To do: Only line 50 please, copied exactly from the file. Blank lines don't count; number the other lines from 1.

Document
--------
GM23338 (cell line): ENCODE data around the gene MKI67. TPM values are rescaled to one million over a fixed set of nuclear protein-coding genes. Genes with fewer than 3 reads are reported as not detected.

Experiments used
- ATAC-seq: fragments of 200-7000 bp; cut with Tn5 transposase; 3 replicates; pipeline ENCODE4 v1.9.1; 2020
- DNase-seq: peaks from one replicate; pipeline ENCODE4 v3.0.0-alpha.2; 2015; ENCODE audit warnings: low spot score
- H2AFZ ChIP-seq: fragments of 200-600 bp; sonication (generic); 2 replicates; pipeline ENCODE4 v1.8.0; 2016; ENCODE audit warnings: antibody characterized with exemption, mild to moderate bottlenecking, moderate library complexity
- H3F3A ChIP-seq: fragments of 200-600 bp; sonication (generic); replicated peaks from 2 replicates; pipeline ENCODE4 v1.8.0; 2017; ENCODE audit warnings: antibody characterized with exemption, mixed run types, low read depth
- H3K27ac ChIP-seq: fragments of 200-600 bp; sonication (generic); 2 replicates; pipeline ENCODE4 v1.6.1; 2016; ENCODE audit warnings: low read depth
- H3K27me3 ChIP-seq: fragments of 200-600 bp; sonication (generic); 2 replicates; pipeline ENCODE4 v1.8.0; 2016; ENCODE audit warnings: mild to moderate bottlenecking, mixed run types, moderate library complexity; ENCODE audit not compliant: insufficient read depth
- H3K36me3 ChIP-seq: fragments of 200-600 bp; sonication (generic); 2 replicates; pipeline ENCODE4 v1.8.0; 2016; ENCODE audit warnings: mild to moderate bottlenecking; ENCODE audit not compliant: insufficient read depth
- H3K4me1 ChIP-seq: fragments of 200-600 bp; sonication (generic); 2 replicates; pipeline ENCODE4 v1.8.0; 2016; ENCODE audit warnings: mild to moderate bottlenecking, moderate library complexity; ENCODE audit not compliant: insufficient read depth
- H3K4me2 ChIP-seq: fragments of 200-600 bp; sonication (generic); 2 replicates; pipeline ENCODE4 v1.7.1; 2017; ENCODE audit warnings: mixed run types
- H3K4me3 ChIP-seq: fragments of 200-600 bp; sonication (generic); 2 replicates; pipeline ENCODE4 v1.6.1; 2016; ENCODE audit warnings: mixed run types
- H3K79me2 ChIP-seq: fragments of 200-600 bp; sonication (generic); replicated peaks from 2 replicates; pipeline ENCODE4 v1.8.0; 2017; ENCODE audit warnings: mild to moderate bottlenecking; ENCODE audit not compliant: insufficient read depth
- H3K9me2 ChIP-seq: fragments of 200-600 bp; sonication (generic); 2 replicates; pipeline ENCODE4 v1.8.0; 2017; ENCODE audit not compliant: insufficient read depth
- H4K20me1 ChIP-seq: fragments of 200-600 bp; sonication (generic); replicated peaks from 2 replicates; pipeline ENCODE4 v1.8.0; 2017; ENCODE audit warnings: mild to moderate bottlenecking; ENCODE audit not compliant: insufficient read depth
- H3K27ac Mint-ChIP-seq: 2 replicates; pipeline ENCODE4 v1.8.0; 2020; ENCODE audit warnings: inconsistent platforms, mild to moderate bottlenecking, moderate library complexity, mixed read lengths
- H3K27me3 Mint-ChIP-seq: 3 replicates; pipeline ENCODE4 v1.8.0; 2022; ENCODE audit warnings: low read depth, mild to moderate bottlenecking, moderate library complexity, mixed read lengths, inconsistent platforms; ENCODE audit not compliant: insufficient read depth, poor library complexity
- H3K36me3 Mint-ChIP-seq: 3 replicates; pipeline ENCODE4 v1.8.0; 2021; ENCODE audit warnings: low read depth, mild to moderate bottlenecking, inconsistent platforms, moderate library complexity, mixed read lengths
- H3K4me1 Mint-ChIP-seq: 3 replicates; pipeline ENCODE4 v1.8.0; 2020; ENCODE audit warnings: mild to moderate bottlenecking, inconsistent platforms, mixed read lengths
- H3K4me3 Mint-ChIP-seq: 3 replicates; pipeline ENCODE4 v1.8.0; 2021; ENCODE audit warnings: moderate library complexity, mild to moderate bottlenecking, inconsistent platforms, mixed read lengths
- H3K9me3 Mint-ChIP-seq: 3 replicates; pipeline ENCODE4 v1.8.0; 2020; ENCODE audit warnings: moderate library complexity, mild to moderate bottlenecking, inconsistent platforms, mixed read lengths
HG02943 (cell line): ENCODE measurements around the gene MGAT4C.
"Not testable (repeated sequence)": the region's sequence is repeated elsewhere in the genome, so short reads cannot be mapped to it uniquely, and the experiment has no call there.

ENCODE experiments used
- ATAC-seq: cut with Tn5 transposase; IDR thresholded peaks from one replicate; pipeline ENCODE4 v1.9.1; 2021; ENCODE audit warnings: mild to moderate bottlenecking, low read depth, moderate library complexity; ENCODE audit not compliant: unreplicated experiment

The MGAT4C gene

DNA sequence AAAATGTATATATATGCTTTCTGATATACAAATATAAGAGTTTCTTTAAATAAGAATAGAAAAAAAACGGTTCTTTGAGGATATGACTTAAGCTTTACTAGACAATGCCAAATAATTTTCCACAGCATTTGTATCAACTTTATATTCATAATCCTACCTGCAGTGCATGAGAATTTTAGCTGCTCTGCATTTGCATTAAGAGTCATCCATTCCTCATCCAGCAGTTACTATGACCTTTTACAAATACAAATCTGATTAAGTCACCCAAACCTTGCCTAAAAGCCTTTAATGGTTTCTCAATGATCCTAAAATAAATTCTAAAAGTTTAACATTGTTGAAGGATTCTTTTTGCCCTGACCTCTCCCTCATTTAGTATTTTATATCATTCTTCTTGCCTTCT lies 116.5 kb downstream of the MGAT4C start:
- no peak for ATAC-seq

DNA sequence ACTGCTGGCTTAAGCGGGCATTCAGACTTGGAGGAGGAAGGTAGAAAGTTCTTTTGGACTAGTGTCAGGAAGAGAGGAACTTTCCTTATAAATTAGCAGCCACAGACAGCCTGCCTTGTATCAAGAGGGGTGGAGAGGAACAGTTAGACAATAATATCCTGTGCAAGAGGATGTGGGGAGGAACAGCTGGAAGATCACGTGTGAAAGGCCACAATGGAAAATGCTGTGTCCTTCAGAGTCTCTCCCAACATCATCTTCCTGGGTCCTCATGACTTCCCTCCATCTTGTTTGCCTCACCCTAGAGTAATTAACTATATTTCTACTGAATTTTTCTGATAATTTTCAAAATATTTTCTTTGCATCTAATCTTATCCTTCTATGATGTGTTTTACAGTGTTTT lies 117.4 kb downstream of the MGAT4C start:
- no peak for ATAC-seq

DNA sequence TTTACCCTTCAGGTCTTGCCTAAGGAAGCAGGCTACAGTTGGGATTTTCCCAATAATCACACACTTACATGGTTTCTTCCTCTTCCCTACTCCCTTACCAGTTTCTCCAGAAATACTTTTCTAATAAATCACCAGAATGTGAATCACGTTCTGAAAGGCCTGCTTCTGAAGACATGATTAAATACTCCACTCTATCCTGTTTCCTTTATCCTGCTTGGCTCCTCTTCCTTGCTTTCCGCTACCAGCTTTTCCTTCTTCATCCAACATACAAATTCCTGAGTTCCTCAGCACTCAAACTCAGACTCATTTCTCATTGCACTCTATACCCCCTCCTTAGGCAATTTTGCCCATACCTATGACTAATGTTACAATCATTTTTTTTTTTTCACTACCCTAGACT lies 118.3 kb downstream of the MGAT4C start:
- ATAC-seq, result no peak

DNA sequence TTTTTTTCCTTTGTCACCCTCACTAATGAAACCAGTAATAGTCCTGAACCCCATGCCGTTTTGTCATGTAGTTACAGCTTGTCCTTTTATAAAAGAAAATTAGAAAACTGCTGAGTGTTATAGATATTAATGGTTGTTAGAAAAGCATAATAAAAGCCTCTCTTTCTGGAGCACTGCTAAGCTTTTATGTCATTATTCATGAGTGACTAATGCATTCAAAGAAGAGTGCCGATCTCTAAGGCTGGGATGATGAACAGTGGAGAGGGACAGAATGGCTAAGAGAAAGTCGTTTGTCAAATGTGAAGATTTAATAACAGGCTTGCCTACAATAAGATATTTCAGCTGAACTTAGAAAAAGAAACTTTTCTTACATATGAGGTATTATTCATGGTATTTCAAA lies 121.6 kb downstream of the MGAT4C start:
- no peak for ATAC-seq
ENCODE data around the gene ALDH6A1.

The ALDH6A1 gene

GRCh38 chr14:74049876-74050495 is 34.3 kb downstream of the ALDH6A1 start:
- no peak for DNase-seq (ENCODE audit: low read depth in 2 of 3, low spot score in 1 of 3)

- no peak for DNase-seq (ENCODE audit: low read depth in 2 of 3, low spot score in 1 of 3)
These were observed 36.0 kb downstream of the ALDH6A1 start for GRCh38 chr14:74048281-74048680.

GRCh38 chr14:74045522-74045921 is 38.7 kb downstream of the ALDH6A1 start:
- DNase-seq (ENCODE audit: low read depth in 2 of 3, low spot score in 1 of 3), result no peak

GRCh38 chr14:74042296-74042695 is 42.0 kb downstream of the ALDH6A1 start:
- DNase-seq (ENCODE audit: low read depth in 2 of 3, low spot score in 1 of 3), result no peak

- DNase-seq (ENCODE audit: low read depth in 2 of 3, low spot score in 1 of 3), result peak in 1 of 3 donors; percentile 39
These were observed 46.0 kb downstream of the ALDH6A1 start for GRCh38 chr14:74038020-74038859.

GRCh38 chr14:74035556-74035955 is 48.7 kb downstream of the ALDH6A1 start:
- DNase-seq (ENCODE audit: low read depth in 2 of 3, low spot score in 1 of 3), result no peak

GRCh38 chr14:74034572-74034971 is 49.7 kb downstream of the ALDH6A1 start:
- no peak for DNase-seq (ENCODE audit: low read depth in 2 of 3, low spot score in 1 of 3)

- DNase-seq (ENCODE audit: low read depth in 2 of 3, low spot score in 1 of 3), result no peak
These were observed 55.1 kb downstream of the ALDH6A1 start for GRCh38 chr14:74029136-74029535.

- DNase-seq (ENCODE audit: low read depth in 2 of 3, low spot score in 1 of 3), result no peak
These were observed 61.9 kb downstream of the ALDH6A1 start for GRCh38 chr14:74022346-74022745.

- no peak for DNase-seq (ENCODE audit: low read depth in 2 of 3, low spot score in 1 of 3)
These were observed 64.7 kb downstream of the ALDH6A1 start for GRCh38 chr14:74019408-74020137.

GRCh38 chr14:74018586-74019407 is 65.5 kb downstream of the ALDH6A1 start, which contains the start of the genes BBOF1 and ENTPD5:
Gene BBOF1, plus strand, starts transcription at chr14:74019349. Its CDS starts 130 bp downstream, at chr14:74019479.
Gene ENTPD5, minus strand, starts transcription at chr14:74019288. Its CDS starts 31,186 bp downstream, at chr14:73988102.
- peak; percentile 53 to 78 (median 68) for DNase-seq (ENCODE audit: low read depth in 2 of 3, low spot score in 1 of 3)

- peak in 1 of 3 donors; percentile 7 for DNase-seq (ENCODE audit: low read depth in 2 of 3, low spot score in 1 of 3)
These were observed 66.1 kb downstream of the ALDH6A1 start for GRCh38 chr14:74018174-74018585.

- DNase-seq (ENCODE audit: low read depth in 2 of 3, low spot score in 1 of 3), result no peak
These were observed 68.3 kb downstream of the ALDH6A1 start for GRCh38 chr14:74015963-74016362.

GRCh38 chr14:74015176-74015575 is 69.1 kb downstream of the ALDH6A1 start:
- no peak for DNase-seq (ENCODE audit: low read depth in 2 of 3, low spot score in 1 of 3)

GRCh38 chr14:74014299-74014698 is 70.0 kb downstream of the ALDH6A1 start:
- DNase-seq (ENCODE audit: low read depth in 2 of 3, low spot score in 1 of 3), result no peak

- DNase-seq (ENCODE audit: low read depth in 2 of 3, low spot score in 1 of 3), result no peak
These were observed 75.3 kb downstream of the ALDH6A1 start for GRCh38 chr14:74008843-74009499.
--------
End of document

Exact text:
- no peak for DNase-seq (ENCODE audit: low read depth in 2 of 3, low spot score in 1 of 3)